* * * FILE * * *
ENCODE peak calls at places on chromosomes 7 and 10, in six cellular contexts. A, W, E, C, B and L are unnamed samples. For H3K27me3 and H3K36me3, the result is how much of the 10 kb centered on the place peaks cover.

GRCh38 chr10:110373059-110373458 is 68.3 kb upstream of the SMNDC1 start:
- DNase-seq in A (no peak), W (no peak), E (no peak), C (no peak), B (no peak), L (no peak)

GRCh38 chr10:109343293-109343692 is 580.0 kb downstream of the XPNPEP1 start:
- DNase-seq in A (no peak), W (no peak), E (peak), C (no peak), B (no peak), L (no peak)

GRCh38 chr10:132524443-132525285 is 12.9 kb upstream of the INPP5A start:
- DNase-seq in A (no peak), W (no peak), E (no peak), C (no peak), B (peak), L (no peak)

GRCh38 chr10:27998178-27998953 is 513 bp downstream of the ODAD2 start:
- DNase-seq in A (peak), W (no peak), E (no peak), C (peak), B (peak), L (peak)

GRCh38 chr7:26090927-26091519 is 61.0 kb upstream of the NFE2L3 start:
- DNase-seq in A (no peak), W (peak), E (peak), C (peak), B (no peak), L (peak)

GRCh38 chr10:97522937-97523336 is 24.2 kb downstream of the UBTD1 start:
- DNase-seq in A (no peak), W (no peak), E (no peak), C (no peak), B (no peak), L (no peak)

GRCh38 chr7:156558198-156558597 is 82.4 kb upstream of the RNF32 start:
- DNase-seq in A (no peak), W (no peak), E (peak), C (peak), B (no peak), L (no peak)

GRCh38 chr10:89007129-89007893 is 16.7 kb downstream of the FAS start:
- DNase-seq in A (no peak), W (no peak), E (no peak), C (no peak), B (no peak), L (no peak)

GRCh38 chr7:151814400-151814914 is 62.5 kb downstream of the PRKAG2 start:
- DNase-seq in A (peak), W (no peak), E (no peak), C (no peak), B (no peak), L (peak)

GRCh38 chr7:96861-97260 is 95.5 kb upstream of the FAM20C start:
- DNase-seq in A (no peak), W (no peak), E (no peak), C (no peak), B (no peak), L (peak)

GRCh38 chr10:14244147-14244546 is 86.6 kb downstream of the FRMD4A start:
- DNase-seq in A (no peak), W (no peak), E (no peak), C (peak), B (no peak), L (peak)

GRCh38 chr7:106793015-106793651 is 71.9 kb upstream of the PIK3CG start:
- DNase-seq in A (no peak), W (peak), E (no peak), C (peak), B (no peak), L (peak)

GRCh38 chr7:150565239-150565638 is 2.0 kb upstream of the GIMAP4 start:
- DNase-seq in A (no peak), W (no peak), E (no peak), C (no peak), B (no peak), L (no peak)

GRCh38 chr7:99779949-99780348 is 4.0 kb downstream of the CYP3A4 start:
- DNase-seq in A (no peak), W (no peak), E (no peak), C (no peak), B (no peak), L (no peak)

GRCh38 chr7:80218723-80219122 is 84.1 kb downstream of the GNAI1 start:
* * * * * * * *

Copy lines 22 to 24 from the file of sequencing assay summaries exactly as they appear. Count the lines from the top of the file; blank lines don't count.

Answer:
GRCh38 chr10:14244147-14244546 is 86.6 kb downstream of the FRMD4A start:
- DNase-seq in A (no peak), W (no peak), E (no peak), C (peak), B (no peak), L (peak)

GRCh38 chr7:106793015-106793651 is 71.9 kb upstream of the PIK3CG start: